Complaint: Va. Tech didn't provide 'timely warning' after initial shootings

VIRGINIA — Virginia Tech violated federal law by failing to provide “timely warning” to students after campus police found the first two victims of the April 16 shootings, a complaint filed Monday by a campus safety watchdog organization alleges.

Campus police found the bodies of the first two victims in West Ambler Johnston Hall shortly before 7:30 a.m., but the first e-mail notifying the campus community of the shootings was not sent until about two hours later. Within minutes the gunman, later identified as student Seung-Hui Cho, began his shooting spree in Norris Hall; police received the first call about the Norris Hall shootings at 9:42 a.m. The shootings left 33 people dead, including the gunman.

Security on Campus Inc. alleges in its complaint to the U.S. Department of Education that the two-hour delay between the first shootings and the school’s first e-mail violated the federal Jeanne Clery Act’s requirement for schools to provide “timely warning” about ongoing threats.

“The Virginia Tech campus community was not adequately warned about a potential threat to their safety and as a result were unable to take steps to protect themselves,” the complaint states.

Virginia Tech Police Chief Wendell Flinchum, testifying in May before a review panel appointed by Virginia Gov. Tim Kaine (D), said none of the evidence in West Ambler Johnston suggested there would be additional shootings. But the complaint argues that, with an unknown gunman at large, the shootings constituted an ongoing threat that should have immediately been brought to the public’s attention.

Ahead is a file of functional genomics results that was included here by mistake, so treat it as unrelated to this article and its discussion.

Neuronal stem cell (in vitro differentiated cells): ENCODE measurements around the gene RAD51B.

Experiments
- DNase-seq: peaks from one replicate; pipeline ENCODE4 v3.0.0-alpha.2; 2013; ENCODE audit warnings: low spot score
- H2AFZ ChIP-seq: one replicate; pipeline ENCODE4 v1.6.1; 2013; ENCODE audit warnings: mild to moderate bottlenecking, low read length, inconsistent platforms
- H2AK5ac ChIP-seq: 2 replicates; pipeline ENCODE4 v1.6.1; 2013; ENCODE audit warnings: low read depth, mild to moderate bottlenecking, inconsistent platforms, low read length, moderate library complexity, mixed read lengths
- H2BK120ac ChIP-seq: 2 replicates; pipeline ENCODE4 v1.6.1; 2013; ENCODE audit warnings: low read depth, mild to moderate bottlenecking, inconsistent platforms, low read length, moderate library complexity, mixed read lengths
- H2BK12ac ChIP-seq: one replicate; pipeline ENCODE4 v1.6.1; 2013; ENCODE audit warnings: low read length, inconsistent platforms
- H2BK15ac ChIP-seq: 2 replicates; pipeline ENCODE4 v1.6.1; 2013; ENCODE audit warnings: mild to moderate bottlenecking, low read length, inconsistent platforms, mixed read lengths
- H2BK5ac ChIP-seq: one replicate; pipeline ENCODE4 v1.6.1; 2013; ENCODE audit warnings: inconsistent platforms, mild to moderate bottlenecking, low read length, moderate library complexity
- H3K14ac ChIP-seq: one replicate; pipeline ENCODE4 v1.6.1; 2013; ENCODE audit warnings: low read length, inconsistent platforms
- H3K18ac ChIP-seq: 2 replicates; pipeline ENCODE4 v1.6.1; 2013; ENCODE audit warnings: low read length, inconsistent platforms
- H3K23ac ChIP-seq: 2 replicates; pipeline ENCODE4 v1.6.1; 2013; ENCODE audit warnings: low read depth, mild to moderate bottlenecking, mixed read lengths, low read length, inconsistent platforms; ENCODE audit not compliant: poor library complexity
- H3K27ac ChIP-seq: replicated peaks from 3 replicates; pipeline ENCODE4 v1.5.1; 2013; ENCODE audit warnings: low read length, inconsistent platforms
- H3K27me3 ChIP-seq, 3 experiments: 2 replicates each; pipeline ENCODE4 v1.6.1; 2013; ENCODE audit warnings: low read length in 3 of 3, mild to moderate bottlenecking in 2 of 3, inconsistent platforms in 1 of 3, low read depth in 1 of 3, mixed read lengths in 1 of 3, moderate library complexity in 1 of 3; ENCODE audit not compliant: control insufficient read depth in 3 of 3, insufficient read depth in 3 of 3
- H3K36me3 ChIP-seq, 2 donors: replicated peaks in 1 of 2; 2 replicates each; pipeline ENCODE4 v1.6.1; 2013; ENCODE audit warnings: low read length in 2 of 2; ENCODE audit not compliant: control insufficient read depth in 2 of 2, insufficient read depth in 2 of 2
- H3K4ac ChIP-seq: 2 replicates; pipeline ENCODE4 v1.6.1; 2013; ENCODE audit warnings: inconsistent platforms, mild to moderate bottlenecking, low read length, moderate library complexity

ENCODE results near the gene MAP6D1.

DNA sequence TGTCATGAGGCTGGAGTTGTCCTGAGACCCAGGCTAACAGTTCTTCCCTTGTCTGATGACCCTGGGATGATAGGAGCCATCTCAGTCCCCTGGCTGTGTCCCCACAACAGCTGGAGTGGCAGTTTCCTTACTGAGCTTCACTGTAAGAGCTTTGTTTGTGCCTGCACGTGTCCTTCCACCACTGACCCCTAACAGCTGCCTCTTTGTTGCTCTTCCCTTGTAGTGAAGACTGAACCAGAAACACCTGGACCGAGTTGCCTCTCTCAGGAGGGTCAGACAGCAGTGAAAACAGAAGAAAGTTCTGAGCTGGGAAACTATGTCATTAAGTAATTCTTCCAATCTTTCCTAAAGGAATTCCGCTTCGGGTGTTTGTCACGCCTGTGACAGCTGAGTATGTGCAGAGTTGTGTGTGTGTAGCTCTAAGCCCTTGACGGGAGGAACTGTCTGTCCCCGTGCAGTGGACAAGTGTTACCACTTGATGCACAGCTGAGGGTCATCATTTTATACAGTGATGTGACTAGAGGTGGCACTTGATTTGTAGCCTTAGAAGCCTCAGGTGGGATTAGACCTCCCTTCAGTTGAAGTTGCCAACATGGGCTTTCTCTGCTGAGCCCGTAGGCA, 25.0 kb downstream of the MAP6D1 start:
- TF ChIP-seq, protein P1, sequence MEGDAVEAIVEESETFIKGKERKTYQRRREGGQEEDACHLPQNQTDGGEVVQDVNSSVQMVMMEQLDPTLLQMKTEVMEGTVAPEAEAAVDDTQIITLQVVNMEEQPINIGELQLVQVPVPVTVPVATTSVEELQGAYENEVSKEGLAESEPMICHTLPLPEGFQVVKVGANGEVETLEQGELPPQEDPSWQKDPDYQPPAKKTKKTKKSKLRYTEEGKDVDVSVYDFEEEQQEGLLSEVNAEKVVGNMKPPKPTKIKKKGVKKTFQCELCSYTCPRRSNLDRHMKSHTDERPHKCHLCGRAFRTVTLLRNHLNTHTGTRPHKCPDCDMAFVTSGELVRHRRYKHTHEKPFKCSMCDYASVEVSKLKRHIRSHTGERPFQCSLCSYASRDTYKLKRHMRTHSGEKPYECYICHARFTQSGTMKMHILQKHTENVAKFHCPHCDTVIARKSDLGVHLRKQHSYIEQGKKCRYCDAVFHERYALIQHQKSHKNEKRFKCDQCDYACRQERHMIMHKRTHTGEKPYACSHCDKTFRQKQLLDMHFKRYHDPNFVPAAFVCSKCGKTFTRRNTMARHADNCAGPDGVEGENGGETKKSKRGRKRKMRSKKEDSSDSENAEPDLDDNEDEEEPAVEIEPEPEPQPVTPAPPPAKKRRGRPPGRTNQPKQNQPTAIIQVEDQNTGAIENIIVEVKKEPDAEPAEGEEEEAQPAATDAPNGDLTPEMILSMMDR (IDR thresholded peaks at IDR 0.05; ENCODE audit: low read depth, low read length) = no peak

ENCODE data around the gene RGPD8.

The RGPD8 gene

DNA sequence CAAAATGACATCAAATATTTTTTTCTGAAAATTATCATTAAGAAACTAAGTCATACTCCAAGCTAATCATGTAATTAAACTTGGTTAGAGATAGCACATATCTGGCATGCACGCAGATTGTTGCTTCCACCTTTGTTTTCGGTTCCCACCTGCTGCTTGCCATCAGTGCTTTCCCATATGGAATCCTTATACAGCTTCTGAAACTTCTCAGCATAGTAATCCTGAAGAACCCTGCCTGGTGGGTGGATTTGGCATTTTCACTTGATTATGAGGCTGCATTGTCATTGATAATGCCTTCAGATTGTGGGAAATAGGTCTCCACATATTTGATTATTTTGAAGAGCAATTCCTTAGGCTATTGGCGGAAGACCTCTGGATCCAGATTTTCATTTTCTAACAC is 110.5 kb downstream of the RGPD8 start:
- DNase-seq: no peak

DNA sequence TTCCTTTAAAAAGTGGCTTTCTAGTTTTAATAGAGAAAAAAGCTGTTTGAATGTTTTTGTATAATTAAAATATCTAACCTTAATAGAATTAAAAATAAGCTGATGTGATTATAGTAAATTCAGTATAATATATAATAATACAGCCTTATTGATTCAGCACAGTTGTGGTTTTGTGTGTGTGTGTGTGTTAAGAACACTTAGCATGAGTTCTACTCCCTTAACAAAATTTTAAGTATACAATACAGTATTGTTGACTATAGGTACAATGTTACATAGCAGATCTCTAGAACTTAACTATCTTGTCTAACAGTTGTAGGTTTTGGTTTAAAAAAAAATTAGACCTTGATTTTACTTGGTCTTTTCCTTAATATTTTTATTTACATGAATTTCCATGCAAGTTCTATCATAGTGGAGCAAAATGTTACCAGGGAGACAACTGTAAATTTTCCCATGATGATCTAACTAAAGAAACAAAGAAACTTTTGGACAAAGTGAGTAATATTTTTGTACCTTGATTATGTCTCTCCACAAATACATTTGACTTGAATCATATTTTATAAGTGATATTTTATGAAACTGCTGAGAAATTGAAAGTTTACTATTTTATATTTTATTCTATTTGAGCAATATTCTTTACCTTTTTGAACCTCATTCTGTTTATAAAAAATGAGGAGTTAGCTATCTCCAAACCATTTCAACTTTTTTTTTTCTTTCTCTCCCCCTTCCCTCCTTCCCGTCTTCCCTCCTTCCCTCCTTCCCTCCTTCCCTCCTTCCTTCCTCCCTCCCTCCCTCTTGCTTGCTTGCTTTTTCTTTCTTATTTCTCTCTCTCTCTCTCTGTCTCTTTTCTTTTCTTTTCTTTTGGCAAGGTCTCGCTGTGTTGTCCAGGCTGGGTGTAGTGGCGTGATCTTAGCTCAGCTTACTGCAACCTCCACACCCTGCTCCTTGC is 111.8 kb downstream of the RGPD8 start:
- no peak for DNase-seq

No one in the school’s University Relations office was available Monday to comment on the complaint.

The Clery Act, which applies to all schools that participate in federal financial aid programs, was first passed in 1990 as the Campus Security Act. It was strengthened in 1998 and renamed for Jeanne Clery, who in 1986 was raped and murdered in her Lehigh University dorm room. Clery’s parents, Connie and Howard, founded Security on Campus in 1987 and lobbied for the law.

The Department of Education enforces the Clery Act; schools found to have violated the law can be fined or barred from federal financial aid programs.

Security on Campus submitted its complaint the same day fall classes began at Virginia Tech.

“We are outraged that, as the new school year begins, there has been no acknowledgement that the campus should have been warned faster, and that nothing should have been handled differently or will be in the future,” Connie and Howard Clery wrote in a cover letter sent with the formal complaint.

The panel reviewing the school’s response to the shootings is scheduled to present its report to the governor on Friday.

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